The Kansas City Chiefs have played their last game of the 2022 calendar year.
When you watch them next, they will be playing in 2023 — on New Year’s Day. It will be a noon kickoff on GEHA Field at Arrowhead Stadium against the Denver Broncos.
According to DraftKings SportsBook at this writing, the Chiefs are 12.5-point favorites. After Denver fired its head coach — along with its special teams coordinator and offensive line coach — the line has been volatile. With only two games remaining in the regular season, it will be admirable to see any fight from Broncos players.
I have five things to watch on Sunday:
1. Patrick Mahomes coming back from three Week 14 interceptions
The last matchup with Denver produced one of the highlights of quarterback Patrick Mahomes’ career — an amazing toss to Jerick McKinnon for a 56-yard touchdown — but it was overshadowed by the three interceptions he threw.
It was the third time Mahomes had thrown three interceptions — and the first since December of 2020. Each of the picks was preventable; they were unnecessarily testing tight throwing windows while the team held a multiple-possession lead. Mahomes followed that subpar performance with an unbelievable showing against the Houston Texans, in which he set a single-game NFL record for completion percentage (40 or more attempts) and completely avoided turnovers.
I believe the Week 14 interceptions against Denver simply came at a time in the game where Mahomes wasn’t completely locked in — which motivated his performance a week later. I believe he will be locked-in for four full quarters in the home rematch against Denver.
Keeping his foot on the gas pedal will help his MVP argument, too.
2. Kansas City pass rush gaining momentum
According to PFF, Chiefs’ defensive tackle Chris Jones totaled a season-high nine pressures during the 24-10 victory over the Seattle Seahawks. Among them were a sack and three quarterback hits.
Jones is peaking at the right time — especially considering the impact it has on the players around him. Rookie defensive end George Karlaftis is gaining momentum as well, earning a sack in four of the last five games. He’s looking more and more comfortable in beating a pass block one-on-one.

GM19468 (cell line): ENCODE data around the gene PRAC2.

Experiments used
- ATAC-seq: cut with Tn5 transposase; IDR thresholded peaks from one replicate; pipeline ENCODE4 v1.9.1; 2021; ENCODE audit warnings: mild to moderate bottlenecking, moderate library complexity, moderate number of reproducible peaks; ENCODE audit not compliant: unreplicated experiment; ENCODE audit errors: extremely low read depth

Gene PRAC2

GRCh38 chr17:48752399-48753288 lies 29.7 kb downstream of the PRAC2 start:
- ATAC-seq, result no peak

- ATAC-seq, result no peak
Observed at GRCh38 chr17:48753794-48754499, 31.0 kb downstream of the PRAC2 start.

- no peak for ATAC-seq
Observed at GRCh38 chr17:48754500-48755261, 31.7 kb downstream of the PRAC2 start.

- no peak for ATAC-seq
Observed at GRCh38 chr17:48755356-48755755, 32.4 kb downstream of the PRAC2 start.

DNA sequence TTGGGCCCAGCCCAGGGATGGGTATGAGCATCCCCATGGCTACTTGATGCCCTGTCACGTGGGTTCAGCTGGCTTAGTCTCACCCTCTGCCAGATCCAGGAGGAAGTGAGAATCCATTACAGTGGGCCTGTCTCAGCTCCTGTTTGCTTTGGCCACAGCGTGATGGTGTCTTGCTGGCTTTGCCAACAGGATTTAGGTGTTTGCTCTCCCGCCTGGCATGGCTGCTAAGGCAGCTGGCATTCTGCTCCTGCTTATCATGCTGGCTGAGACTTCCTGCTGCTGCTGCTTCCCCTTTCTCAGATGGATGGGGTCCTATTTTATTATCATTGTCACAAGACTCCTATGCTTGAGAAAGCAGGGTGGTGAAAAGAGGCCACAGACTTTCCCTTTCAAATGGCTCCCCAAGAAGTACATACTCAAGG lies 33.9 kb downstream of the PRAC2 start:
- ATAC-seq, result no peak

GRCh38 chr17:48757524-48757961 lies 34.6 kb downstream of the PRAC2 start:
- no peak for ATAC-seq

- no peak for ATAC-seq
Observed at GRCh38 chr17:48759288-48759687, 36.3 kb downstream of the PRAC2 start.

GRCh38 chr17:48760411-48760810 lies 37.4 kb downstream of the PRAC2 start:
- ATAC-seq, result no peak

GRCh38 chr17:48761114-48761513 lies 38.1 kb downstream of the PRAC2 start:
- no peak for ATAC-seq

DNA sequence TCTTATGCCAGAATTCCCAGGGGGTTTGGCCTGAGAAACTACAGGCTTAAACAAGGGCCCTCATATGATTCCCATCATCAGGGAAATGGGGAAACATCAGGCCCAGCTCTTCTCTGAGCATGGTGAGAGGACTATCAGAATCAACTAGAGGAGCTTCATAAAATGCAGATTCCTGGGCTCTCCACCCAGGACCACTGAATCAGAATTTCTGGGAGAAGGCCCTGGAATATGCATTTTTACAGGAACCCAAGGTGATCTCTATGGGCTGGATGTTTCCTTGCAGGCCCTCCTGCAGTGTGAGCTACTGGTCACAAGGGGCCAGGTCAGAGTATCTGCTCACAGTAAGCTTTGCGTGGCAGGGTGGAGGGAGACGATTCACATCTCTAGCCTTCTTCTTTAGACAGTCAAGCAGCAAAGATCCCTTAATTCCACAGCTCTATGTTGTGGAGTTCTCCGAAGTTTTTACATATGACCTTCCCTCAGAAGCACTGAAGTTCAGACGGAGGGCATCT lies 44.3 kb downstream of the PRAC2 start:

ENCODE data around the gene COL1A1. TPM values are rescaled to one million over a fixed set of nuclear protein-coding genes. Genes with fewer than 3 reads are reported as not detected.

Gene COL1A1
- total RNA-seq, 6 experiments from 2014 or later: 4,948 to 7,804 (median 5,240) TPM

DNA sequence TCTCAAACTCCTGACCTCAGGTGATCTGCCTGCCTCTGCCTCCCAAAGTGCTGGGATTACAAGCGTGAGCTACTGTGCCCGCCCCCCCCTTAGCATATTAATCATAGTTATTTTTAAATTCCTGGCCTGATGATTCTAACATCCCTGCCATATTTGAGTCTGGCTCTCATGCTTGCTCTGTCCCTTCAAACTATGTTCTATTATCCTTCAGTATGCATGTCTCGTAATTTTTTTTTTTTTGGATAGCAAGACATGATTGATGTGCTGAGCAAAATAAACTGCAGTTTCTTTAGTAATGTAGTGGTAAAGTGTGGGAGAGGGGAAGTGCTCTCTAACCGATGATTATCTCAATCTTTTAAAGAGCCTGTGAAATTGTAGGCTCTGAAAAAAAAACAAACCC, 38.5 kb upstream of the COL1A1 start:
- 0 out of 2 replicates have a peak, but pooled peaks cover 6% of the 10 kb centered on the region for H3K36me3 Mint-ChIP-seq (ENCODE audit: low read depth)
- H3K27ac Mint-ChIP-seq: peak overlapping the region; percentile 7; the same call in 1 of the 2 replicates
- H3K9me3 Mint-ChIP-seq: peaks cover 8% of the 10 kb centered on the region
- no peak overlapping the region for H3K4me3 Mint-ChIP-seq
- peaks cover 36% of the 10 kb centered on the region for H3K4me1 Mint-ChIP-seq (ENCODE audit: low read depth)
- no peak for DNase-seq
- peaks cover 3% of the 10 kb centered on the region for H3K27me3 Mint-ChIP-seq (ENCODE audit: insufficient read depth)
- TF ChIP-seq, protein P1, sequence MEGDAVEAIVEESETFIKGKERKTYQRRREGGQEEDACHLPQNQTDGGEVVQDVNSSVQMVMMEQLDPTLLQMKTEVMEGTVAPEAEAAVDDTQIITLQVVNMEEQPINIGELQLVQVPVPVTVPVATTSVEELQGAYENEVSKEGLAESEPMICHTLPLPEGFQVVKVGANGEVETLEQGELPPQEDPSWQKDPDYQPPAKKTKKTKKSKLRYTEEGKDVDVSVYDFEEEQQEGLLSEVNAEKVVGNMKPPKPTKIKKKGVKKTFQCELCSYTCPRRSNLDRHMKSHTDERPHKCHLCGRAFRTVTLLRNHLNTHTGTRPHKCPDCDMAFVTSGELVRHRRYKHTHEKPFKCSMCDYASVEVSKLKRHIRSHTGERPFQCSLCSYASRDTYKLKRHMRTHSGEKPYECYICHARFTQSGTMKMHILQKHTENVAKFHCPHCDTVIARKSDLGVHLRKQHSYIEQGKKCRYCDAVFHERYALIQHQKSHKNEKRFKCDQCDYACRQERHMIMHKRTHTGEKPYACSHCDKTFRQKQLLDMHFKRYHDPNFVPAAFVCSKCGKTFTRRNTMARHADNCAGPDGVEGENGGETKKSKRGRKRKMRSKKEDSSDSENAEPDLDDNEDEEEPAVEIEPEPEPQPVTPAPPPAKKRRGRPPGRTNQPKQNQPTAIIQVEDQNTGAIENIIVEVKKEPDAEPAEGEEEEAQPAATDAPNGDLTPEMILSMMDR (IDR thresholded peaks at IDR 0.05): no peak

Each player earned a sack in the Week 14 matchup — in which the team accumulated a season-high six sacks. Defensive end Mike Danna also earned a takedown, quickly beating a guard in a one-on-one rep. Danna’s improvement as an inside rusher has gained steam since his return from injury in Week 9.
Since the Broncos have allowed the NFL’s most sacks, this should be another confidence-boosting game for the defensive line.
3. Rotation of wide receivers
After hinting at the possibility of his return for this game, Kansas City did not activate wide receiver Mecole Hardman from the Reserve/Injured list. There is only one more regular-season game in which he can suit up.
Since Hardman dropped out of the lineup in Week 10 against the Jacksonville Jaguars, Justin Watson has played at least 62% of the offensive snaps in every game. Before then, he rarely exceeded 20%.
For such a huge chunk of targets, his production has been limited — and it was made worse by three drops over the last two games. Hardman’s return likely would have reduced the team’s reliance on Watson — but that’s not going to happen on Sunday. Something needs to change.
Rookie wideout Skyy Moore can do all the things Watson has been asked to do as a receiver. Anything else the veteran might do better than the rookie shouldn’t make enough of a difference for him to play over Moore. The team needs reliable reserve receivers. Watson has dropped four passes over his 28 targets — while Moore has had no drops in the same number of targets.
4. The third cornerback
This season’s battle for the Chiefs’ third cornerback spot has been fun to follow. Two rookie corners have each had their turns holding down the outside — but after the team’s Week 8 bye, it appeared that fourth-rounder Joshua Williams had taken over the spot from seventh-rounder Jaylen Watson.
Now, however, the battle is back. Over the last two games, Watson has actually taken more snaps (81) than Williams (72) — but the two players have turned similar performances. Each has allowed four catches on eight targets — and both have allowed a touchdown.
But Williams added two defensed passes to his stat line — while Watson has had little activity around the ball since his pick-six in Week 2.
The rookies appear to be once again competing for the coaching staff’s trust — and they will face a great challenge from Denver wide receivers Jerry Jeudy and Courtland Sutton.
5. Third-down defense
A unit led by defensive coordinator Steve Spagnuolo prides itself on getting off the field on third down. It’s his specialty: causing chaos in pass protection and getting the quarterback to either make a bad decision or be swallowed up before he can even make one.
The defense is ranked 12th among NFL defenses in third-down conversion rate. While that is a respectable mark, it still isn’t high enough for Kansas City’s coaches or fans. But the defense held Seattle to only two conversions on 12 third-down attempts in Week 16 — and the Seahawks failed on three fourth-down attempts.
That is Spagnuolo’s recipe for success: get to a third down where the offense must pass. These situations allow the mad defensive scientist to cook up his best stuff — and as the postseason nears, he appears to be turning the Chaos knob all the way up to 11.